Sometimes it can feel overwhelming trying to choose what to read out of your whole big Bible. It might even be intimidating to decide how to spend your quiet time with God when there are no prompts or guidelines. That’s why we’ve asked former Collide staffer, Michelle Holladay, to write this devotion to help take the guesswork out of your study time and relax into prayer and reading.
Read – Philippians 4:4-13
The peace of God, which transcends all understanding – aren’t those beautiful words? I remember the first time I really heard those words. I was visiting a friend who had just had her second miscarriage in less than a year, 20 weeks into her pregnancy. As we visited, she told me how repeatedly reading Philippians 4:6-7 had encouraged her. I had gone there to comfort her but I ended up being comforted myself with this amazing concept that was so new to me. This concept that even when our lives are crazy, even when tragedy strikes and there is no worldly reason for it, we can be filled with peace, God’s peace.
If we keep reading in Philippians, Paul says, “I have learned the secret of being content in any and every situation, whether well fed or hungry, whether living in plenty or in want.” Paul writes these words from jail. The man is in jail and he is talking to us about being content.
Horatio Spafford was a successful lawyer in the 1870’s who wrote one of the most famous hymns of all time. Horatio Spafford, like Paul, had discovered the secret to being content. He had invested heavily in real estate but the Chicago Fire of 1871 wiped out his investments. Shortly before that, his son had died. All this had put a huge strain on the family and Mr. Spafford decided they were in great need of a rest. So he planned a trip to take his wife and four daughters to Europe. Because of some last minute business, he was unable to leave as scheduled but rather than postpone the trip for the whole family, he sent his wife and daughters on ahead of him, planning to follow a few days later. Unfortunately, the ship they were traveling on was struck by another ship and sank. Only Mrs. Spafford survived. Upon hearing the news, Horatio Spafford got on a boat to travel to England to be with his grieving wife. As they passed the spot where his family’s ship had gone down, the captain stopped the boat to give Mr. Spafford a moment. It was there that he wrote the words to the hymn “It is Well With My Soul.” It is well with my soul. This man who had already lost a son, virtually all of his money and now four daughters wrote the words “It is well with my soul.”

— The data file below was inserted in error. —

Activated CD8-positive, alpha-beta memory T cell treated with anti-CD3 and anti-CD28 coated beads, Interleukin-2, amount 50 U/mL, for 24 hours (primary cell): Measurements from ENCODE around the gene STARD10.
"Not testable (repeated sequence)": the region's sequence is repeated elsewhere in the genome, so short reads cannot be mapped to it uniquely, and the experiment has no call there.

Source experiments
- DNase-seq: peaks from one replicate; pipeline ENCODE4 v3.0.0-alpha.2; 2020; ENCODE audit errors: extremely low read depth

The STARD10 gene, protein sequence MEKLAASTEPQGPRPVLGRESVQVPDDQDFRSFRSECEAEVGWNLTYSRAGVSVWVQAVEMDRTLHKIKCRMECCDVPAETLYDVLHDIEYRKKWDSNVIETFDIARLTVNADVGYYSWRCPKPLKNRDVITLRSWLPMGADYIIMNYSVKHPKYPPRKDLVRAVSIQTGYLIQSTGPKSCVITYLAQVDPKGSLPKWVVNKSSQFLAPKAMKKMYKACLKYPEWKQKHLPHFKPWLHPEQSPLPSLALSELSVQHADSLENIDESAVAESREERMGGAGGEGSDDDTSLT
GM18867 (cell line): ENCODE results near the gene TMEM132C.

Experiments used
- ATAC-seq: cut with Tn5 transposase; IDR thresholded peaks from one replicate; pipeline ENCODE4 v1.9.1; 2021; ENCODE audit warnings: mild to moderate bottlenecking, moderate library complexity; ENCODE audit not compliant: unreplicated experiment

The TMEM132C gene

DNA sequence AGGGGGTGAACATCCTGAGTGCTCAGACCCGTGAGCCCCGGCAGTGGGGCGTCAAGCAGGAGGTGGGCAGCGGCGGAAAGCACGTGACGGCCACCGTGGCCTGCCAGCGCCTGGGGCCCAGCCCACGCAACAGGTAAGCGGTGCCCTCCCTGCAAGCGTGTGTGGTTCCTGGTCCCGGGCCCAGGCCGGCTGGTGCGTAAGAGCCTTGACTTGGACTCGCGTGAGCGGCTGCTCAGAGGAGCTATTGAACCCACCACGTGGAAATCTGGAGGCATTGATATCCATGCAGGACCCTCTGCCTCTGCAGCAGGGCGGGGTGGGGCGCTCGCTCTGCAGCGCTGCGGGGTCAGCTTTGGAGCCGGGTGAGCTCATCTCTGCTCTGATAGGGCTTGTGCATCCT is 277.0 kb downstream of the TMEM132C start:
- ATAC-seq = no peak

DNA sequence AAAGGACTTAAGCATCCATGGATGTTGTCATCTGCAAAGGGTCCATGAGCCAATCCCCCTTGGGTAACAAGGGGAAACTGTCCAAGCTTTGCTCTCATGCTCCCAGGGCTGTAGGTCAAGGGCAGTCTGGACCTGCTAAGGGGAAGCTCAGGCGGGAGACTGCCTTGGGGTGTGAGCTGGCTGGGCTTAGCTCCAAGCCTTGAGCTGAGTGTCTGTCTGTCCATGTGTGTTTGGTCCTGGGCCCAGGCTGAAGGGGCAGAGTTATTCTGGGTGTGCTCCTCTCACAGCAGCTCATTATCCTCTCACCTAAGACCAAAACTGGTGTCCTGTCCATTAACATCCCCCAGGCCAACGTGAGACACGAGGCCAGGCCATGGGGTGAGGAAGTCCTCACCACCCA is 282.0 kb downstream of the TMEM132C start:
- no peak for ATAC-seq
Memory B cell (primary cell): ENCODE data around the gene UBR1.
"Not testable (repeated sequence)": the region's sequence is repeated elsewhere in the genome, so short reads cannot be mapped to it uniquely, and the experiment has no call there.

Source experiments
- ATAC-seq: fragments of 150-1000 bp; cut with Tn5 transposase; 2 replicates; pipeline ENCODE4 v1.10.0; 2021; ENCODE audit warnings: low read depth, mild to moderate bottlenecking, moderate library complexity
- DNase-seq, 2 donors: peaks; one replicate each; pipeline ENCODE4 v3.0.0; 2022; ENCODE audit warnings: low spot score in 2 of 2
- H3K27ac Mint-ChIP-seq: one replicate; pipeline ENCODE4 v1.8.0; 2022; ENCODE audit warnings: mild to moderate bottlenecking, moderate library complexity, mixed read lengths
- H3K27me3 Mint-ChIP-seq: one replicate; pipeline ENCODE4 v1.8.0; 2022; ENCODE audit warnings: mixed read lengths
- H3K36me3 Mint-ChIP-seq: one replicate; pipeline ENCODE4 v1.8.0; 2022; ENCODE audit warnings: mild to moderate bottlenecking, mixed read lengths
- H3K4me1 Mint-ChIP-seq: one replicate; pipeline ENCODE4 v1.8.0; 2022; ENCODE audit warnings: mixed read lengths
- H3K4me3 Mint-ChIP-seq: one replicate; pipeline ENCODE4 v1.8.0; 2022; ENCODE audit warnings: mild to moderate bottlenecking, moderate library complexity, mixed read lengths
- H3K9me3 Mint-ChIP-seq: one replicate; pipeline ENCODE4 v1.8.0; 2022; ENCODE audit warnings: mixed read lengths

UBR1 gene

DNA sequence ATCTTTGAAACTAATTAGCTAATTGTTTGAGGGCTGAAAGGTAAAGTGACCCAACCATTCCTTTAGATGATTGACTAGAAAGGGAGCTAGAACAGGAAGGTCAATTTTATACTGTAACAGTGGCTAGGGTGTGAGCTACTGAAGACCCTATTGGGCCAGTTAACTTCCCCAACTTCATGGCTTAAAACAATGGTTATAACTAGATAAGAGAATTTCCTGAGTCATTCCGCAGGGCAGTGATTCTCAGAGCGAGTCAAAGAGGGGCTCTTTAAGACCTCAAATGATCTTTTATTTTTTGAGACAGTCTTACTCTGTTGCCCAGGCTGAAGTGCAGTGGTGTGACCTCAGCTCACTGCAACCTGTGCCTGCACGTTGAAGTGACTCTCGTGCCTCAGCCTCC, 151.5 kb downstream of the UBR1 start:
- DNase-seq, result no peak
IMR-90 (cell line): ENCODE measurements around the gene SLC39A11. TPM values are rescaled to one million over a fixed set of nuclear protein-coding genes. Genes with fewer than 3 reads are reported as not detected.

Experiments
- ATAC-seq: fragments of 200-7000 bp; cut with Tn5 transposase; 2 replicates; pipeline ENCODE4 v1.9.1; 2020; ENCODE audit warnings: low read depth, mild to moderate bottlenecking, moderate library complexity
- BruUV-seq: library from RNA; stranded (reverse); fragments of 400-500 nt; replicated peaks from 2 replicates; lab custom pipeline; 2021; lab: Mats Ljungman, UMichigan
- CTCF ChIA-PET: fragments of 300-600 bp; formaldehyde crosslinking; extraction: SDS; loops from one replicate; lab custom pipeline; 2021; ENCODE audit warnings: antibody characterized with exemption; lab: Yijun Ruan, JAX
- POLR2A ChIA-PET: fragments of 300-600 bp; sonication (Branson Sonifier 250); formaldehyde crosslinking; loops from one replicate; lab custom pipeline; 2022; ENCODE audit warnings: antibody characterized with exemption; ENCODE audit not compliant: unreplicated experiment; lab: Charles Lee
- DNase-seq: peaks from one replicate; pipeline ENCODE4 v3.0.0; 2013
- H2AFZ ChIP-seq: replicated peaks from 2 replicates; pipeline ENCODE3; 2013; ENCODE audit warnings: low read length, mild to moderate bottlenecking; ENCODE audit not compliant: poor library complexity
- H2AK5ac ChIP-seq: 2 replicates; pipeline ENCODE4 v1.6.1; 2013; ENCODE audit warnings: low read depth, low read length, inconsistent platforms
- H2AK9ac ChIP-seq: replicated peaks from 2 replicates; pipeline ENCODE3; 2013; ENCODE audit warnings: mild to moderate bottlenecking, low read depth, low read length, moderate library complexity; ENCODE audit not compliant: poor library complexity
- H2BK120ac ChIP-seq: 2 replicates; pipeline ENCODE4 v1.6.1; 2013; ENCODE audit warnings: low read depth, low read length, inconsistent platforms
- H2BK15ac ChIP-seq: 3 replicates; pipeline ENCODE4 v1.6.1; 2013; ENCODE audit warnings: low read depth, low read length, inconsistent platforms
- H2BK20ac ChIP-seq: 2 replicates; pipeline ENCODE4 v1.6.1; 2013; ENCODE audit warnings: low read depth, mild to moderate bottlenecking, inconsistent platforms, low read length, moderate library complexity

When peace like a river attendeth my way
when sorrows like sea billows roll
whatever my lot, thou hast taught me to say,
It is well, it is well with my soul
I think he had learned the secret to being content in all circumstances. So, what is this secret? If we keep reading, Paul tells us. Philippians 4:13 says, “I can do everything through him who gives me strength.” That’s it, that’s the secret. Easy to say but hard to put into practice. Yet, the truth remains, when we rely on God and not on ourselves, submitting to His will, we can do anything, even be content. And we can allow God’s peace, that perfect peace which transcends all understanding, to permeate our lives.
Where are you struggling to find contentment? Will you start by trusting in the words, “I can do everything through him who gives me strength?”